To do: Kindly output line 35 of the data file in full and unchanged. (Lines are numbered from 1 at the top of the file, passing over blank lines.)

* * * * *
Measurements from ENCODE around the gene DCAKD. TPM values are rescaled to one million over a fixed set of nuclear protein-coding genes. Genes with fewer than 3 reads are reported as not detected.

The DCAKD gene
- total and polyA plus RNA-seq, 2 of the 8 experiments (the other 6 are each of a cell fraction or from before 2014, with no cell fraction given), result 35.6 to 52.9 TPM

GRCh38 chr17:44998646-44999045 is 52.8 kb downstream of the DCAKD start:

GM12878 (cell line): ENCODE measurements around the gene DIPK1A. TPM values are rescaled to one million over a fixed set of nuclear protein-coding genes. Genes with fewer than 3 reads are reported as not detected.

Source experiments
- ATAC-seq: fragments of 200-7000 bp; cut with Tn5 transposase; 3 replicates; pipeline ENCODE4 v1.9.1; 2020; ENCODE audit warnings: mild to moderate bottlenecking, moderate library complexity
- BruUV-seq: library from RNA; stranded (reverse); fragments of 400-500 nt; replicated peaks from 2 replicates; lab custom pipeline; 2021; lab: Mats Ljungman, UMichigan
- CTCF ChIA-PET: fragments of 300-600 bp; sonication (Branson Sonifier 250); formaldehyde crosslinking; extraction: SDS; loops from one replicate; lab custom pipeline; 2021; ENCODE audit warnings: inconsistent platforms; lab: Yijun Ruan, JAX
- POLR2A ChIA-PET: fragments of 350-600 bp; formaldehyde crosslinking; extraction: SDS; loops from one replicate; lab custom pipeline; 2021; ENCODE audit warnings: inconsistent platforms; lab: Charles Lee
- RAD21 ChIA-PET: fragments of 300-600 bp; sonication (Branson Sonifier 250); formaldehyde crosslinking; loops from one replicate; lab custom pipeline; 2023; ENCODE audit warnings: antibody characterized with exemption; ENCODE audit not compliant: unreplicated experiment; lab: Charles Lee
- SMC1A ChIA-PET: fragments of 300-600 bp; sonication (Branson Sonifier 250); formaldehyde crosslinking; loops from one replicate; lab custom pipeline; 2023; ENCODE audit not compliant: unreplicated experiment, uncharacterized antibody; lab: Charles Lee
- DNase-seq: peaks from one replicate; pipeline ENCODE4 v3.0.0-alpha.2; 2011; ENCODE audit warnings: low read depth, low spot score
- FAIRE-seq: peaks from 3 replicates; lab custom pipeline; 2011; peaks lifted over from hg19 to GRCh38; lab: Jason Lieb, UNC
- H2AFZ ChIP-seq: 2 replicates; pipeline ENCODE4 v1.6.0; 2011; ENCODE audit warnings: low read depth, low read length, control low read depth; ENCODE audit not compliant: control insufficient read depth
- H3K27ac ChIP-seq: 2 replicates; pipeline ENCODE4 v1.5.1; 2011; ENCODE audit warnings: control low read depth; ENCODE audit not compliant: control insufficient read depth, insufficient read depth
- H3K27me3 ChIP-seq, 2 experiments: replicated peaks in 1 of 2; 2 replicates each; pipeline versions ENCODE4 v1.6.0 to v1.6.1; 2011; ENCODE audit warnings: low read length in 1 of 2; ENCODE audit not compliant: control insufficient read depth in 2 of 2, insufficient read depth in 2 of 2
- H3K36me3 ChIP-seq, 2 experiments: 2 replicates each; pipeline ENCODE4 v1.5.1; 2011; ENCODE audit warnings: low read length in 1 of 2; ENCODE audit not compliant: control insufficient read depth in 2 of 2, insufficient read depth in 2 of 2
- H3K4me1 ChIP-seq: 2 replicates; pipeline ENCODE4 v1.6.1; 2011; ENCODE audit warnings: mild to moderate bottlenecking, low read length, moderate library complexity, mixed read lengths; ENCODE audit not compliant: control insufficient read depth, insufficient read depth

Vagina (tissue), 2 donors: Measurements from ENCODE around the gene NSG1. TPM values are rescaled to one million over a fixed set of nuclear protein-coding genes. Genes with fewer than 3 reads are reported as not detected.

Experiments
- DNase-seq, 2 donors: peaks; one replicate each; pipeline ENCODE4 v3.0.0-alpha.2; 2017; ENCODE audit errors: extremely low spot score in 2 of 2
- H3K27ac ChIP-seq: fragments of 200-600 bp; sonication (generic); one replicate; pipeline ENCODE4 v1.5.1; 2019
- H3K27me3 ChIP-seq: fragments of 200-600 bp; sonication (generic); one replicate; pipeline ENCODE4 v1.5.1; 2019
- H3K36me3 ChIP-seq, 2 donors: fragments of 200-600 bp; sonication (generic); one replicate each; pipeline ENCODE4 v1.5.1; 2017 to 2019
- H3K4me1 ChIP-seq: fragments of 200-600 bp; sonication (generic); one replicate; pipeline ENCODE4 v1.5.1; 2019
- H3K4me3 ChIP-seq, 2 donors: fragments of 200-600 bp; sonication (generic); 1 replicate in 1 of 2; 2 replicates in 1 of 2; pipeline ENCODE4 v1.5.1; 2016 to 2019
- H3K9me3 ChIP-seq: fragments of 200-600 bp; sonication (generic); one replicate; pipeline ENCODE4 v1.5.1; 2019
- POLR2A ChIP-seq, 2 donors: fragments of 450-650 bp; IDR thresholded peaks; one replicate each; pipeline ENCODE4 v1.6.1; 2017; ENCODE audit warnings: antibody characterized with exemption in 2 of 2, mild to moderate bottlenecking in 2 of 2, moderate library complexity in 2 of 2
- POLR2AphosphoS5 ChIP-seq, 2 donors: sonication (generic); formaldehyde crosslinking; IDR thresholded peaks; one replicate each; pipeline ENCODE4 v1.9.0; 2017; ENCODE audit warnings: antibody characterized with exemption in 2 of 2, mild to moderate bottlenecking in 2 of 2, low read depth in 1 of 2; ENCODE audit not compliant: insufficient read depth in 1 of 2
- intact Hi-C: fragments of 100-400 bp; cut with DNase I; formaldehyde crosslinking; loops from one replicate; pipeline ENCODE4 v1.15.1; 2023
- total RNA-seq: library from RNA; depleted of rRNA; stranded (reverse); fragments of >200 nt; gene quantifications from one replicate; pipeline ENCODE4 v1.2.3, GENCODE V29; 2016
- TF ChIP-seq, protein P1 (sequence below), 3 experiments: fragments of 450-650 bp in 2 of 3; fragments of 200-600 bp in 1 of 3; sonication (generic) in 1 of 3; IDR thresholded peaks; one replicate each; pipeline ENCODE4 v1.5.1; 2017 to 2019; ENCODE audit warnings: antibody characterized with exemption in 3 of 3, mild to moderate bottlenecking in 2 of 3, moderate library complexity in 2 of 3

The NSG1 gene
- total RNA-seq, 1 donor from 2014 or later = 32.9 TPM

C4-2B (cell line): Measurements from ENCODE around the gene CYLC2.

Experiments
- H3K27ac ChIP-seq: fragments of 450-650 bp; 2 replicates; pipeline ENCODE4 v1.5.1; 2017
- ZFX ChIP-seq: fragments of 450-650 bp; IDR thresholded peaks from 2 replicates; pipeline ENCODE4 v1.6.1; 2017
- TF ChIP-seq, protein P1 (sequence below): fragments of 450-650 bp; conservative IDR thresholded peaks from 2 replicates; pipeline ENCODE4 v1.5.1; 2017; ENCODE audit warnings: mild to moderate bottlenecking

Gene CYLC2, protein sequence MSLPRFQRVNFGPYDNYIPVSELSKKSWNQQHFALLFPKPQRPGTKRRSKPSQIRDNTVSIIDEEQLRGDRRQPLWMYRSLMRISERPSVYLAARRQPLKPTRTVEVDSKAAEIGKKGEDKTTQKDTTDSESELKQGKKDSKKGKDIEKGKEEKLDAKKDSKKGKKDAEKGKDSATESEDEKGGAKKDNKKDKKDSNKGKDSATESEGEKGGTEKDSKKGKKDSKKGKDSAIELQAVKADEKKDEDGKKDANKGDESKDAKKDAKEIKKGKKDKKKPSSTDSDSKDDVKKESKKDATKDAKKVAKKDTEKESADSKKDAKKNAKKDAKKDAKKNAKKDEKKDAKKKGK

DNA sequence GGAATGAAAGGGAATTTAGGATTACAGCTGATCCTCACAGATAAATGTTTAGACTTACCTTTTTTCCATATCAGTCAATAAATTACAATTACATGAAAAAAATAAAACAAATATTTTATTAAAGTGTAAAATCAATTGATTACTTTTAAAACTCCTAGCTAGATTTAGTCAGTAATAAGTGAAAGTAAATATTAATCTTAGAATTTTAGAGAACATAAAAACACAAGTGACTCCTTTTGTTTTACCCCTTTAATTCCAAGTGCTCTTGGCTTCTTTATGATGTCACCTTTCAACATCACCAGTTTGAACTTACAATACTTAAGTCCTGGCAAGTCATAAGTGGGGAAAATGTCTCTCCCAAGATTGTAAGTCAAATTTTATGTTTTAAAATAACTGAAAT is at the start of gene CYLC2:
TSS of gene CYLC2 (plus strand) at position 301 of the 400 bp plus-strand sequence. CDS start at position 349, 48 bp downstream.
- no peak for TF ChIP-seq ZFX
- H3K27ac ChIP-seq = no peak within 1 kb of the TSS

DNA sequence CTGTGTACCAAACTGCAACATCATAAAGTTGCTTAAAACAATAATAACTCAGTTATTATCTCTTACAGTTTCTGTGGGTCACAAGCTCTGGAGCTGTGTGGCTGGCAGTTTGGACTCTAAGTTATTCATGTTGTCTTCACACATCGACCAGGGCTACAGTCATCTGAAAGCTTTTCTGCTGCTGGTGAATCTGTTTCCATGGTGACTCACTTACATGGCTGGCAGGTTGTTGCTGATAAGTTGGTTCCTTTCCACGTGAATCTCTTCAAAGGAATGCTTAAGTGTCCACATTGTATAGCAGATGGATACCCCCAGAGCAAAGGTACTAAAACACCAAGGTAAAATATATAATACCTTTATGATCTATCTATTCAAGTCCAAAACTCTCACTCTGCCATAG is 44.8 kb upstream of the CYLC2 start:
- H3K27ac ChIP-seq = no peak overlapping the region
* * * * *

- total RNA-seq, 1 donor from 2014 or later = 32.9 TPM